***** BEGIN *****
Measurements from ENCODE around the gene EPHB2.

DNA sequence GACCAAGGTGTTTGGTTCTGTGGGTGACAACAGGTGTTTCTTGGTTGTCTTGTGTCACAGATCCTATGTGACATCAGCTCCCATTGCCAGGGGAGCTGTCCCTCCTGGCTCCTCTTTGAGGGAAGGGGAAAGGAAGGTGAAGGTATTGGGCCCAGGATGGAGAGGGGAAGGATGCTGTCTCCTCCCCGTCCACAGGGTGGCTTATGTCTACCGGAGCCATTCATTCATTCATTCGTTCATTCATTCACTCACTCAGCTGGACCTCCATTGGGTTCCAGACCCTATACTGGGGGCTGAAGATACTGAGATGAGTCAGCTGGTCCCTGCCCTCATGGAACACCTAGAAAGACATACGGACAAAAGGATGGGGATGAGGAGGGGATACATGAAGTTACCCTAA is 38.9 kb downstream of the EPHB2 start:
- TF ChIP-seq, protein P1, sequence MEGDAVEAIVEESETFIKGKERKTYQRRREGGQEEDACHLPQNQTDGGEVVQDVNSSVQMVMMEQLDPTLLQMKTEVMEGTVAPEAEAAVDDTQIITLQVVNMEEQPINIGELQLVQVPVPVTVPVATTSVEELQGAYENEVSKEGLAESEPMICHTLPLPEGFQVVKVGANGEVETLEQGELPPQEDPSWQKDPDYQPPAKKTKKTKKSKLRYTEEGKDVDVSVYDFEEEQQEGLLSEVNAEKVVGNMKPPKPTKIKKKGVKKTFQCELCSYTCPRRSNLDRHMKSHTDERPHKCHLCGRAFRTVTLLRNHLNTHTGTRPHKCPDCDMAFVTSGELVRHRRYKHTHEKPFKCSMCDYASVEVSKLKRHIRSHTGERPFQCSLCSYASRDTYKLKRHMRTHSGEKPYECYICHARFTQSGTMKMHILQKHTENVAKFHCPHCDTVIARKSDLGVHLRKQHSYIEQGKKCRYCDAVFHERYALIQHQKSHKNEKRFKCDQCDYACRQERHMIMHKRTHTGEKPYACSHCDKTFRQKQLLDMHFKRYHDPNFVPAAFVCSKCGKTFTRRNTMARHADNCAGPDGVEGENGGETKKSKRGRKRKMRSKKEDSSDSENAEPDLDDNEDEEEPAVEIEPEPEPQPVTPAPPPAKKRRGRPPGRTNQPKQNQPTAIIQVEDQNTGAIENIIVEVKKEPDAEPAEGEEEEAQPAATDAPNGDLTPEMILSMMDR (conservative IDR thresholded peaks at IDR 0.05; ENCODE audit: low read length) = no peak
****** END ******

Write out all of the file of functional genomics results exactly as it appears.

Measurements from ENCODE around the gene EPHB2.

DNA sequence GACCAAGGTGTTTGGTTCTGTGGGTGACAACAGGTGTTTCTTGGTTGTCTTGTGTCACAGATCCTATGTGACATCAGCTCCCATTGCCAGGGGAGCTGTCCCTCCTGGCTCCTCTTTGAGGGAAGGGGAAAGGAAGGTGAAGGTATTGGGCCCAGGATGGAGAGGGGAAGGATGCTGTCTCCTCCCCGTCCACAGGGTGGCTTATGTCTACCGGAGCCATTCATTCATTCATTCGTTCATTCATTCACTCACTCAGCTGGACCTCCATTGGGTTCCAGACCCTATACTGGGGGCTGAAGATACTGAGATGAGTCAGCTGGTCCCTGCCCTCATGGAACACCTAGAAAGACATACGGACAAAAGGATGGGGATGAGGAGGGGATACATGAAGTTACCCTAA is 38.9 kb downstream of the EPHB2 start:
- TF ChIP-seq, protein P1, sequence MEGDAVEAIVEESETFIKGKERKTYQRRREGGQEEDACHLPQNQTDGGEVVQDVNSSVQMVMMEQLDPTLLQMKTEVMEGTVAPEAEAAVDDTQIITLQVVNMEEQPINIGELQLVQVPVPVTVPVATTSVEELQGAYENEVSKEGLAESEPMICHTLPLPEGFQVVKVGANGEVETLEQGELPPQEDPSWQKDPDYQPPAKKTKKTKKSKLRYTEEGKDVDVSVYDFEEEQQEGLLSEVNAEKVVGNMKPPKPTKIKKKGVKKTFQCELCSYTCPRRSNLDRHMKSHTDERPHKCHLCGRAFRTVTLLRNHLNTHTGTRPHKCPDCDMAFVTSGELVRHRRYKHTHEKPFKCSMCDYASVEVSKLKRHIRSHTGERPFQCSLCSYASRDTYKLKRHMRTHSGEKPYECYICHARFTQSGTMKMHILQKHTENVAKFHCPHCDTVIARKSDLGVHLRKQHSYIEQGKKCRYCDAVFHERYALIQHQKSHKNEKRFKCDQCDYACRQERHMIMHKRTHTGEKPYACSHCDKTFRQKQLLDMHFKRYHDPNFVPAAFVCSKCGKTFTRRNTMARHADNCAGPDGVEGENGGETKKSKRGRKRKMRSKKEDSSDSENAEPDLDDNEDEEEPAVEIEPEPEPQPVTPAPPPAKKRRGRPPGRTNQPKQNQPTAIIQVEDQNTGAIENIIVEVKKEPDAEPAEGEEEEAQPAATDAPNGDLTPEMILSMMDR (conservative IDR thresholded peaks at IDR 0.05; ENCODE audit: low read length) = no peak